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Wheat

wheat  Notes:   Wheat's got a pleasant, nutty flavor and lots of nutrients, but it's prized most for being rich in gluten, the stuff that makes baked goods rise.  Most wheat is ground into flour, but whole or cracked grains are used in pilafs and salads, and wheat flakes are made into hot cereals or granolas.

Varieties:

ala  See bulgur

birghil  See bulgur

bulgar  See bulgur

burghal  See bulgur

burghul   See bulgur.

bulghur  See bulgur

bulgur = bulgur wheat = ala = birghil = bulgar = bulghur = burghal = burghul    Pronunciation:  BUHL-guhr or BOOL-guhr   Equivalents:   One cup of dry bulgur yields about 3 cups of cooked bulgur. Notes:   Bulgur is made from whole wheat that's been soaked and baked to speed up the cooking time.  It's especially popular in the Middle East, where it's used to make tabouli and pilafs.  Bulgur comes either whole, or cracked into fine, medium, or coarse grains.   To make your own:    Bring to a boil one part rinsed whole wheat berries plus two parts water or other liquid, then simmer the berries are tender (about one hour). Spread the berries on a cookie sheet and bake in a 225 F oven, stirring occasionally, until dry (about one hour). Grind in a blender or crush with a rolling pin.   Substitutes: cracked wheat (takes longer to cook) OR couscous OR quinoa (especially in tabouli) OR wheat berries (This works well in tabouli, but the berries need to be cooked first) OR rice OR couscous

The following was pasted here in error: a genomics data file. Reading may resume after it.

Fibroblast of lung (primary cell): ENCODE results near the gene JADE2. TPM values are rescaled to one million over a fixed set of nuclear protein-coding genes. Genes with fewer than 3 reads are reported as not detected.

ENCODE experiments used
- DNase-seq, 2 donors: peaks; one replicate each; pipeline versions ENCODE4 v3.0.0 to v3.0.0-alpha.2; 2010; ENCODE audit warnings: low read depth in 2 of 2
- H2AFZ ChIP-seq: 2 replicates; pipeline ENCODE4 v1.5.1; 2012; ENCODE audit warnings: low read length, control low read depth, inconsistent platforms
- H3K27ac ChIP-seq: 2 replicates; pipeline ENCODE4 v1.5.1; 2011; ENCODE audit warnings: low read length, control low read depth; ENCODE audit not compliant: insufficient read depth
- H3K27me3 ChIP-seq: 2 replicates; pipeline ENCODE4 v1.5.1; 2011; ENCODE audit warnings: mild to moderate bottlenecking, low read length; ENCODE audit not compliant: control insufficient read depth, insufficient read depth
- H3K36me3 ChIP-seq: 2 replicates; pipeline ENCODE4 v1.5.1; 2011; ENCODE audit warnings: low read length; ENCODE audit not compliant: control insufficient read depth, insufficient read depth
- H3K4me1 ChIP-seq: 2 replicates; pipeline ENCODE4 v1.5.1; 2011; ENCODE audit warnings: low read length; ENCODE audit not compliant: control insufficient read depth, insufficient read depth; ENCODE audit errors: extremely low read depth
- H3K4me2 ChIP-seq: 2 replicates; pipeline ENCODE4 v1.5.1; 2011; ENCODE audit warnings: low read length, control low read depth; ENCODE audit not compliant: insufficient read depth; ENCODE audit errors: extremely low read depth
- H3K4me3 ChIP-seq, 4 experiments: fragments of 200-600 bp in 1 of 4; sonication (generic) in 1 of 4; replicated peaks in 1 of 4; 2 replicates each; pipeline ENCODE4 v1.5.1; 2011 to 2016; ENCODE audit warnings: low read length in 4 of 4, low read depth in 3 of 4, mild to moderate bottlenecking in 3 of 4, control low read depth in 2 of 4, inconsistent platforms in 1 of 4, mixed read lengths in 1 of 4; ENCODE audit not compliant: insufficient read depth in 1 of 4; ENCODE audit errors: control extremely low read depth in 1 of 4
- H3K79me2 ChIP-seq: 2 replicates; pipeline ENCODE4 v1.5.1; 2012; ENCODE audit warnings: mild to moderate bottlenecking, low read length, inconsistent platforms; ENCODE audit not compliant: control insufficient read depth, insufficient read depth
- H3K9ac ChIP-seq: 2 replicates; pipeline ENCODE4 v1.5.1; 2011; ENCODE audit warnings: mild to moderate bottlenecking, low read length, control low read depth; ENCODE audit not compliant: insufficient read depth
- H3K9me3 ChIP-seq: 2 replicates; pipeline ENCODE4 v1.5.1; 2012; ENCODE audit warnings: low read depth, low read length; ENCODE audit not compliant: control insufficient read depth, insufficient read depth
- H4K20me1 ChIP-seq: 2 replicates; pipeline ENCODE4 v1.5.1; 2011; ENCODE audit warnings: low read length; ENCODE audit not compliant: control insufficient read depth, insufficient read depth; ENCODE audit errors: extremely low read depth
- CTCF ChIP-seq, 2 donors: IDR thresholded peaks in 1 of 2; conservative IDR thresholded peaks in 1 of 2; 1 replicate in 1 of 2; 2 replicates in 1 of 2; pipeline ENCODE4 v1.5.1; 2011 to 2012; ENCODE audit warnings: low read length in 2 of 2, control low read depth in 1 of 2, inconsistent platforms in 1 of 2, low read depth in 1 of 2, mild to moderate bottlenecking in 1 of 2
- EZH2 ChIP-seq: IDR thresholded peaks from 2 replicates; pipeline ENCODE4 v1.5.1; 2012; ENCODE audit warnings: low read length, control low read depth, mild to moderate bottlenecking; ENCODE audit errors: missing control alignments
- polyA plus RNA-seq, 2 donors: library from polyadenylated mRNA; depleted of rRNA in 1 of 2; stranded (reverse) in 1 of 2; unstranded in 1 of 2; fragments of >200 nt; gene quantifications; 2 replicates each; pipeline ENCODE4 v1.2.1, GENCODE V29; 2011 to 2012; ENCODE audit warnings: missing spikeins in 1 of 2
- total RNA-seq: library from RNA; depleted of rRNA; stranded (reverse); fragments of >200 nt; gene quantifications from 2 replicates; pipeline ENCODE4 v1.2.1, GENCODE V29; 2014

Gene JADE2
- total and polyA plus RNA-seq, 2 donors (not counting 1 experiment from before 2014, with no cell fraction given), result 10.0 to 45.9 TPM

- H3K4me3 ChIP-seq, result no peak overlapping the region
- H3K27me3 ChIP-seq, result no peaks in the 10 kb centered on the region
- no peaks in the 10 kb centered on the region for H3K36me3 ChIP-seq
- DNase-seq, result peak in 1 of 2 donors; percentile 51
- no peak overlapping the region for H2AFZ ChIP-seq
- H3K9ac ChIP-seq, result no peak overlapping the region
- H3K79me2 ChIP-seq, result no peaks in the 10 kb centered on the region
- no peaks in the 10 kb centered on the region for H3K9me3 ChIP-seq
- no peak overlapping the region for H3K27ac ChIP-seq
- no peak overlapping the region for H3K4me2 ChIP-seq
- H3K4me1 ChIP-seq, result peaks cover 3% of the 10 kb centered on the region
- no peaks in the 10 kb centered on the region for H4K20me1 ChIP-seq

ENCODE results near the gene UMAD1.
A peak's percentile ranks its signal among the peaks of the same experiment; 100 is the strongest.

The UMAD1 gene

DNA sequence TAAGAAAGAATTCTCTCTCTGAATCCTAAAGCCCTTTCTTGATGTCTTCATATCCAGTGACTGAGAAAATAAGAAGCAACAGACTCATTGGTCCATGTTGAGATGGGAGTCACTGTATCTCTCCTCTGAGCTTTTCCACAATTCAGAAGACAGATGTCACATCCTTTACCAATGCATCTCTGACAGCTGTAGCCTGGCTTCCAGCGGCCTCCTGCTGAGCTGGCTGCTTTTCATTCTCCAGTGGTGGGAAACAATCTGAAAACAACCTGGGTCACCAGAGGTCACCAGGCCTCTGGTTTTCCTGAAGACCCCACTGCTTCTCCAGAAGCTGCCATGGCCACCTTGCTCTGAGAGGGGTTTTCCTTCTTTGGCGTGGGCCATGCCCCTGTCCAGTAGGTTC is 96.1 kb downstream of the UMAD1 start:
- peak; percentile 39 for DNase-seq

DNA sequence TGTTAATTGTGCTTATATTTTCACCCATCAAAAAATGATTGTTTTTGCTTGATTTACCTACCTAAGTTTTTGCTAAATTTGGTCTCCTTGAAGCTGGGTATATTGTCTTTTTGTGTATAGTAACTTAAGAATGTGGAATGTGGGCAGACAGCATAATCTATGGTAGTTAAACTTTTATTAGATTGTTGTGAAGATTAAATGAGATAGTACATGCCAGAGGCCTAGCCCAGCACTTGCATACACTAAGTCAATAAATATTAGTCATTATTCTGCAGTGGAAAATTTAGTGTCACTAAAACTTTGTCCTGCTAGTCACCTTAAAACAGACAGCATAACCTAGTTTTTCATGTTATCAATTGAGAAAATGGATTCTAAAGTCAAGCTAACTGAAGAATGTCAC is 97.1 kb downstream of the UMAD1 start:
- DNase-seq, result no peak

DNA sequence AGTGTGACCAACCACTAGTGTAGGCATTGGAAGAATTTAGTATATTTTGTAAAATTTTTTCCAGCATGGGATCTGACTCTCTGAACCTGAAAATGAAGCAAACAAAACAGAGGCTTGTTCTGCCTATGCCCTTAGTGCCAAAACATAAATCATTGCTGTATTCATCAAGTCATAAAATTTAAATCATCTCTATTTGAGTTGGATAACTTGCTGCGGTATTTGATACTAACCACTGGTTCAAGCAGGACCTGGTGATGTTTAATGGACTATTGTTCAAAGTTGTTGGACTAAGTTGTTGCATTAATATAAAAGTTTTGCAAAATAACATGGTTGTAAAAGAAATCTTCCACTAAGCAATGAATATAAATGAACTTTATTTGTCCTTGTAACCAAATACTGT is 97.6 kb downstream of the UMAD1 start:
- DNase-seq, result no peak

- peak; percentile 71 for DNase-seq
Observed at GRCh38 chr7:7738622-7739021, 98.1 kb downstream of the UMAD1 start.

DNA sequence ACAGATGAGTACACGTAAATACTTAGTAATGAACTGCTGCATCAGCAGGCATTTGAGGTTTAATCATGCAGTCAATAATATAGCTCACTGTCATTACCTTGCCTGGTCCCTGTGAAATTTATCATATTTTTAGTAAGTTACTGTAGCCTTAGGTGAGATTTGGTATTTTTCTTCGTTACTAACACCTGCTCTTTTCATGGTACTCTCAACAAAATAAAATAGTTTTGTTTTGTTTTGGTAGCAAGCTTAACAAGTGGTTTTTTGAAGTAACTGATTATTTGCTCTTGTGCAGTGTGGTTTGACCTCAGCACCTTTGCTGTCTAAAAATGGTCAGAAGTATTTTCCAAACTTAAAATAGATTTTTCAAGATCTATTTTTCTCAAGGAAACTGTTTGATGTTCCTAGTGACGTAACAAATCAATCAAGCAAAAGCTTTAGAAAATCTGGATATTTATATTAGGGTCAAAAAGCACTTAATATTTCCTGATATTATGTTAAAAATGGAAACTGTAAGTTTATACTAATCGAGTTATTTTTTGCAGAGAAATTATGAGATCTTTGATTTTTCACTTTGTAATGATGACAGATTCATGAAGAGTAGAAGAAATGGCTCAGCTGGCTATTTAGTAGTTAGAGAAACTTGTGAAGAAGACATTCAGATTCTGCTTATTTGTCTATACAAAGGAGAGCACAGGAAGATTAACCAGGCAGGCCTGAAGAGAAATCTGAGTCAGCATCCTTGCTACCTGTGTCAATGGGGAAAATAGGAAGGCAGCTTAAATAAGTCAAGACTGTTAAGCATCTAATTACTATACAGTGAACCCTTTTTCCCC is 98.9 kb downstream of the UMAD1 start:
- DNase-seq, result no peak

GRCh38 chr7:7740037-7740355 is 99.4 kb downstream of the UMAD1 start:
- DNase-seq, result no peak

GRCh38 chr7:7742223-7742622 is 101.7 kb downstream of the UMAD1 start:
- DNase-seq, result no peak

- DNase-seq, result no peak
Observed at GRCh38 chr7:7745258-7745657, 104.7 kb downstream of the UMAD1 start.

cracked wheat   Notes:   These are cracked whole wheat kernels.  They cook faster than wheat berries, but not as fast as bulgur.  Substitutes: bulgur (takes less time to cook, nuttier flavor) OR 

hard wheat   See wheat berries.

pastry berries  See soft wheat berries.

 

soft wheat berries = pastry berries  Notes:  These are softer than hard wheat berries.  Substitutes:  wheat berries

spring wheat berries  See wheat berries.

tabouli mix  See bulgur.

 

wheat berries = hard wheat berries = whole wheat berries   Notes:   These are wheat kernels that have been stripped only of their inedible outer hulls.  They're nutritious, but they take hours to cook.  If you don't have the patience to use the whole berries, try the more convenient cracked wheat, bulgur, or wheat flakes.   Substitutes:   kamut berries OR spelt berries OR soft wheat berries (softer and starchier) OR triticale berries OR cracked wheat OR bulgur 

 

wheat flakes = rolled wheat  Notes:  This is wheat that's been steamed, rolled, and flaked.  Wheat flakes are often cooked as a hot cereal, or added raw to granola mixes.   Substitutes:  triticale flakes OR rolled oats

whole wheat berries  See wheat berries.  


Copyright 1996 - 2005  Lori Alden